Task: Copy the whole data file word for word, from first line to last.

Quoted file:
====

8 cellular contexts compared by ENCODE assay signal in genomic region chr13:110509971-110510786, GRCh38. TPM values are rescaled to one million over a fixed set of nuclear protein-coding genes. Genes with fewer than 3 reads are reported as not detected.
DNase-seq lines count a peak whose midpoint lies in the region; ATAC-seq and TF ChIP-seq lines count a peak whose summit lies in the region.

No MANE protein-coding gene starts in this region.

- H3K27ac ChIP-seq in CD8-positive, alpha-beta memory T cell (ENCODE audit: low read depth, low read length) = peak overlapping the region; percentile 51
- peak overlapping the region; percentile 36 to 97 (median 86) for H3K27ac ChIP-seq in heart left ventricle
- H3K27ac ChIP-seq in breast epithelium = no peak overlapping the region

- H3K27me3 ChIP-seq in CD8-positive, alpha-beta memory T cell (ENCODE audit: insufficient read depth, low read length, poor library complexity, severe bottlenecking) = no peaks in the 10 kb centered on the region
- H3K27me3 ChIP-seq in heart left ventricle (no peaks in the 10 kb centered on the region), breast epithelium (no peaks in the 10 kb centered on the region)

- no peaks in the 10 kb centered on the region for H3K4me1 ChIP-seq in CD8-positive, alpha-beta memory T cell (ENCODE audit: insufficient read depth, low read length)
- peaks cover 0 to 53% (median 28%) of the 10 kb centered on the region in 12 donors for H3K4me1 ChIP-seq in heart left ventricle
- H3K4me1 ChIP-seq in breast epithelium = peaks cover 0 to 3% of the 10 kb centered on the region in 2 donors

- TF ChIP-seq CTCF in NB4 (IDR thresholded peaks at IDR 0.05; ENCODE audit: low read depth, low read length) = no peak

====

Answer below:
8 cellular contexts compared by ENCODE assay signal in genomic region chr13:110509971-110510786, GRCh38. TPM values are rescaled to one million over a fixed set of nuclear protein-coding genes. Genes with fewer than 3 reads are reported as not detected.
DNase-seq lines count a peak whose midpoint lies in the region; ATAC-seq and TF ChIP-seq lines count a peak whose summit lies in the region.

No MANE protein-coding gene starts in this region.

- H3K27ac ChIP-seq in CD8-positive, alpha-beta memory T cell (ENCODE audit: low read depth, low read length) = peak overlapping the region; percentile 51
- peak overlapping the region; percentile 36 to 97 (median 86) for H3K27ac ChIP-seq in heart left ventricle
- H3K27ac ChIP-seq in breast epithelium = no peak overlapping the region

- H3K27me3 ChIP-seq in CD8-positive, alpha-beta memory T cell (ENCODE audit: insufficient read depth, low read length, poor library complexity, severe bottlenecking) = no peaks in the 10 kb centered on the region
- H3K27me3 ChIP-seq in heart left ventricle (no peaks in the 10 kb centered on the region), breast epithelium (no peaks in the 10 kb centered on the region)

- no peaks in the 10 kb centered on the region for H3K4me1 ChIP-seq in CD8-positive, alpha-beta memory T cell (ENCODE audit: insufficient read depth, low read length)
- peaks cover 0 to 53% (median 28%) of the 10 kb centered on the region in 12 donors for H3K4me1 ChIP-seq in heart left ventricle
- H3K4me1 ChIP-seq in breast epithelium = peaks cover 0 to 3% of the 10 kb centered on the region in 2 donors

- TF ChIP-seq CTCF in NB4 (IDR thresholded peaks at IDR 0.05; ENCODE audit: low read depth, low read length) = no peak